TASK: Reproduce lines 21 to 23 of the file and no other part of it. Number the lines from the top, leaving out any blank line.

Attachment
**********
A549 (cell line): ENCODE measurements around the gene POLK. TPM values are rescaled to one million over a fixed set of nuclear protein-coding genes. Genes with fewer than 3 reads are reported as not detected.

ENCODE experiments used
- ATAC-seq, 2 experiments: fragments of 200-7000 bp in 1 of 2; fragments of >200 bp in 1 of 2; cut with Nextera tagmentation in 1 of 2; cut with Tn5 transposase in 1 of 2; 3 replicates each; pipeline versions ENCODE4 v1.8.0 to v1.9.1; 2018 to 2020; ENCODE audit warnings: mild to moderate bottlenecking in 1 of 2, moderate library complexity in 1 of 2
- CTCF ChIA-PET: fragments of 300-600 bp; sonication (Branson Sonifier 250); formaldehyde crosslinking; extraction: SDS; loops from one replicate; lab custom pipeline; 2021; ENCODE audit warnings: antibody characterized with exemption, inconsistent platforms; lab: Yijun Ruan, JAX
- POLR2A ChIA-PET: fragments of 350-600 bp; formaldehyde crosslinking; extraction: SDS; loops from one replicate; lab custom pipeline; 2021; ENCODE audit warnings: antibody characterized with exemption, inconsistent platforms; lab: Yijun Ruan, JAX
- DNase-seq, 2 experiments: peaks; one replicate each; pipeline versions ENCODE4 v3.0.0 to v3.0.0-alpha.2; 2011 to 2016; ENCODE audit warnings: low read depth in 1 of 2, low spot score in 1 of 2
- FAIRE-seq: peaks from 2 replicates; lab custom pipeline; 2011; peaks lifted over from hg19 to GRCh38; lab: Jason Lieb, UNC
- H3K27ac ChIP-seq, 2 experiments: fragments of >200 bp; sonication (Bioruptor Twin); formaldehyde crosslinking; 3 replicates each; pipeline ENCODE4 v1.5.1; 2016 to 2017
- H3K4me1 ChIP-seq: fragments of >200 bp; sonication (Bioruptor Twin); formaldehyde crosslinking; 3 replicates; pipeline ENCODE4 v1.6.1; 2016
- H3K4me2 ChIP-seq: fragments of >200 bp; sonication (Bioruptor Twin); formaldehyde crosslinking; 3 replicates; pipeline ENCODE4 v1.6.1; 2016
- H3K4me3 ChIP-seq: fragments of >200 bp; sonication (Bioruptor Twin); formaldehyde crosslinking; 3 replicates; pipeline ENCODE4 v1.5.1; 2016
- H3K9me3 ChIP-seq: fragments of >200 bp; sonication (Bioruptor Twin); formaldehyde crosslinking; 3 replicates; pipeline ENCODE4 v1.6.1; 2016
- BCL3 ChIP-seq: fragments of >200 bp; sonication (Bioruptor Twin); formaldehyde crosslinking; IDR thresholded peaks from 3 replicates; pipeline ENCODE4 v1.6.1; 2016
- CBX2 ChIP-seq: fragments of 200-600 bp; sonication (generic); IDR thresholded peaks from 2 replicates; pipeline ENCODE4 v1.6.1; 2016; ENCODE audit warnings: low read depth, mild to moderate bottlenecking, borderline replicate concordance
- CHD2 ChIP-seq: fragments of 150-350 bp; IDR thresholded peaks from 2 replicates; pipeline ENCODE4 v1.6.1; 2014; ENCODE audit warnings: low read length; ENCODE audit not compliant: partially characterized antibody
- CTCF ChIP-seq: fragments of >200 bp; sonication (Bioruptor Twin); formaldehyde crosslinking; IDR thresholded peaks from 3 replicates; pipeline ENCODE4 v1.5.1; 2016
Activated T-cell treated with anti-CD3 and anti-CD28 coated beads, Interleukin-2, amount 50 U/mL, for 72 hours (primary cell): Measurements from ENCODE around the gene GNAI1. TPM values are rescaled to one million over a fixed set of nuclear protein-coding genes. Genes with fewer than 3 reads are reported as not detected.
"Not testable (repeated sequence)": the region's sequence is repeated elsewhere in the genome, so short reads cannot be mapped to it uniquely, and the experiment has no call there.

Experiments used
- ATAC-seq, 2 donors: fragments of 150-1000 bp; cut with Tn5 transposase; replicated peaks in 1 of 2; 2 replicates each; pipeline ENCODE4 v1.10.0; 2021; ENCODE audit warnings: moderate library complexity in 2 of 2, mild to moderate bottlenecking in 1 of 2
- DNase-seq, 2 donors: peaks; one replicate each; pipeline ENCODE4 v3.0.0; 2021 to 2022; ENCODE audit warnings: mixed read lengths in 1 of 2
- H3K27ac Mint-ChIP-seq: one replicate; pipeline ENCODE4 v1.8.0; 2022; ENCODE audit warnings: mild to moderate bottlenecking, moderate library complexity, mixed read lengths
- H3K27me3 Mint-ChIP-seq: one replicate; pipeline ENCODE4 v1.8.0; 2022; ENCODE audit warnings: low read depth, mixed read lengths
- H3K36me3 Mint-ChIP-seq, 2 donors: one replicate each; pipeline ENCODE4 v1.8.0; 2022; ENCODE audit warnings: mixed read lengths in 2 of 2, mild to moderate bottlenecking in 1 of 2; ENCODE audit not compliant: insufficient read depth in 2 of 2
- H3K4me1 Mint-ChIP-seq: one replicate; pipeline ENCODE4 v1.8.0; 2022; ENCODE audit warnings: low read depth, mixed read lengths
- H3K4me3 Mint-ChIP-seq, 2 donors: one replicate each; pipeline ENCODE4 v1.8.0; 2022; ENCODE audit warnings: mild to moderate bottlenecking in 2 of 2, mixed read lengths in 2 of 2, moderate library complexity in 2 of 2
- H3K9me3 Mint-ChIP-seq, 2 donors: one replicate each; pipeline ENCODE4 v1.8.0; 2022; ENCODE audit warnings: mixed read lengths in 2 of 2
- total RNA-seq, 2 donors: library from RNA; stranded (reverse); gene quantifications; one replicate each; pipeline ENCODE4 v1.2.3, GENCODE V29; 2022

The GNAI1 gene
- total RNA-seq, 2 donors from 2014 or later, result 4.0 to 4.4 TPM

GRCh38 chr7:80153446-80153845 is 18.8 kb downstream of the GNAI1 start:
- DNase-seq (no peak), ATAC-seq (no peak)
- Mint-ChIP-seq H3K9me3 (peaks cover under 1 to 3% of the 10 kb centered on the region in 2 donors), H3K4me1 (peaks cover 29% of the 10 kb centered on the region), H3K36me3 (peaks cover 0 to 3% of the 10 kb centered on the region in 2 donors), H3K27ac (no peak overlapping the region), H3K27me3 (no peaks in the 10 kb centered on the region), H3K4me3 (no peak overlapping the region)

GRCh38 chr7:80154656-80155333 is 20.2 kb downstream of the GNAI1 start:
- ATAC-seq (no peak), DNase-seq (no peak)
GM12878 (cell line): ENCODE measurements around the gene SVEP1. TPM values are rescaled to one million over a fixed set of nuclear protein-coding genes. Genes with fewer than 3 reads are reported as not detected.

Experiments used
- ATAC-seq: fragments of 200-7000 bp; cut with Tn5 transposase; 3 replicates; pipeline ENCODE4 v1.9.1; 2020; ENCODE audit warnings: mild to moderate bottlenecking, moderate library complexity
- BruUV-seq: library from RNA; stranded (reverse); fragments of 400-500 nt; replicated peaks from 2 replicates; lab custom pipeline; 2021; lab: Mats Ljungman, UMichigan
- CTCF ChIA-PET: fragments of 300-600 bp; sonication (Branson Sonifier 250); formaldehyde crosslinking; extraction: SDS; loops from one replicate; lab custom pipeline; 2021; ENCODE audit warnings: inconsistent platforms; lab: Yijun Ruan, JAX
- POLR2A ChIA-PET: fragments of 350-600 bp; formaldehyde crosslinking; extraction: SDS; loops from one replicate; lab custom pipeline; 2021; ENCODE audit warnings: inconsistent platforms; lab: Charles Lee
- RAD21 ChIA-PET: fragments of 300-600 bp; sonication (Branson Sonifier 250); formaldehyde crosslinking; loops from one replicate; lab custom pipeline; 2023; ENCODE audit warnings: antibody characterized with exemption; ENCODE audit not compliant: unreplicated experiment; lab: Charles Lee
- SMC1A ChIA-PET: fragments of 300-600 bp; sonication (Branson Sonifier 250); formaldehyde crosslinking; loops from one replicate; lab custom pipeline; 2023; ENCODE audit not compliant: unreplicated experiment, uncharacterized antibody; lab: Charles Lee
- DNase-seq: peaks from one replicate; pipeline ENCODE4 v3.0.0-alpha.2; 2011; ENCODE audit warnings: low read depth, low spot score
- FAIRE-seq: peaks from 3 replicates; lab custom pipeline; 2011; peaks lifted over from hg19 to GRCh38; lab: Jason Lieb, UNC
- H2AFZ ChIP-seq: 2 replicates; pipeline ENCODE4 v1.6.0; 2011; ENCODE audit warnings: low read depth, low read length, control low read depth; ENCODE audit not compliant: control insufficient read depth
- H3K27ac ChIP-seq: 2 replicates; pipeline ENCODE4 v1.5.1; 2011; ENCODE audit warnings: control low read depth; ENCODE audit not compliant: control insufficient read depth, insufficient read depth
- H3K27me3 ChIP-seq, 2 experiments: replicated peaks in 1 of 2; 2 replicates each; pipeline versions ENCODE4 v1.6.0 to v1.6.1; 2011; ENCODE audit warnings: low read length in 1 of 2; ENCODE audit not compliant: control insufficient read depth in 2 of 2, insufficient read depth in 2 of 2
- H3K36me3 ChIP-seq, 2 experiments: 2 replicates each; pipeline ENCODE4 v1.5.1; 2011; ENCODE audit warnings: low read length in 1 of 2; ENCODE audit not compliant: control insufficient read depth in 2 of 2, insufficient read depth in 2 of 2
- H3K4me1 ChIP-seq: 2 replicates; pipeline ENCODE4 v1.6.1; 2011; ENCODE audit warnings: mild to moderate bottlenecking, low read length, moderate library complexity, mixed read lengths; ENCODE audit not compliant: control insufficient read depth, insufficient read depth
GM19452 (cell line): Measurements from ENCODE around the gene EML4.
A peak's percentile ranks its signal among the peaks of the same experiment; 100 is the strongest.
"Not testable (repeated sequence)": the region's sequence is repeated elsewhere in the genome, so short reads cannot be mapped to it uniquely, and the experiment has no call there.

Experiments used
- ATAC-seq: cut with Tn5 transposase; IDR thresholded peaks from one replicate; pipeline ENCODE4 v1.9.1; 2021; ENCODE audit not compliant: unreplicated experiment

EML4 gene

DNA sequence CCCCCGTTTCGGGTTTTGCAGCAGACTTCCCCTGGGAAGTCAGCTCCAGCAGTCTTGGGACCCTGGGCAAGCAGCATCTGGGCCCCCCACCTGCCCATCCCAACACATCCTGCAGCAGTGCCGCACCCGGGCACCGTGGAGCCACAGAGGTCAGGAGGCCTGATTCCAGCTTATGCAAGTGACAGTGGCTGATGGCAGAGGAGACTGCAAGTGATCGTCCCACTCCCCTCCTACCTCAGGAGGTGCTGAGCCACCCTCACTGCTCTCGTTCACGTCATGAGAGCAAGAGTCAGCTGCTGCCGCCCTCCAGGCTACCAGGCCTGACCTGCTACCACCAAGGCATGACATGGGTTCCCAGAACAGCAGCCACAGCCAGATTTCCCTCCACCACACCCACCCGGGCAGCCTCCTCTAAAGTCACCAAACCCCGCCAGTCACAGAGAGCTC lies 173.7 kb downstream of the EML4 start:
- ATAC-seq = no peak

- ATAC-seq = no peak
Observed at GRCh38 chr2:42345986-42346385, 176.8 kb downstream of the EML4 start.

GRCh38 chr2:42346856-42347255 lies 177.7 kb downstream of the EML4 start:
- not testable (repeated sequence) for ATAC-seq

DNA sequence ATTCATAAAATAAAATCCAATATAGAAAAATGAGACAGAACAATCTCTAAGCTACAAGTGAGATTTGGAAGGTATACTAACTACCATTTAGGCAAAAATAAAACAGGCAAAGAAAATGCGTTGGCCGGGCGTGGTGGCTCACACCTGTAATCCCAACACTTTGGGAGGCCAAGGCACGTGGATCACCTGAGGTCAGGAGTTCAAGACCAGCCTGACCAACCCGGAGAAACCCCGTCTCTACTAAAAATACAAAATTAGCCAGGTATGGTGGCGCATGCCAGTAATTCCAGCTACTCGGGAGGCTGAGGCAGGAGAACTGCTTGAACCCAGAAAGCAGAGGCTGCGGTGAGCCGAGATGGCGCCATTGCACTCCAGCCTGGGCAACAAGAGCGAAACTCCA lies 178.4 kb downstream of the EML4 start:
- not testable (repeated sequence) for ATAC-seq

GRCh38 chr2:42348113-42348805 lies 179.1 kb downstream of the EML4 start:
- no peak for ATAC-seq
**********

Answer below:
- DNase-seq, 2 donors: peaks; one replicate each; pipeline ENCODE4 v3.0.0; 2021 to 2022; ENCODE audit warnings: mixed read lengths in 1 of 2
- H3K27ac Mint-ChIP-seq: one replicate; pipeline ENCODE4 v1.8.0; 2022; ENCODE audit warnings: mild to moderate bottlenecking, moderate library complexity, mixed read lengths
- H3K27me3 Mint-ChIP-seq: one replicate; pipeline ENCODE4 v1.8.0; 2022; ENCODE audit warnings: low read depth, mixed read lengths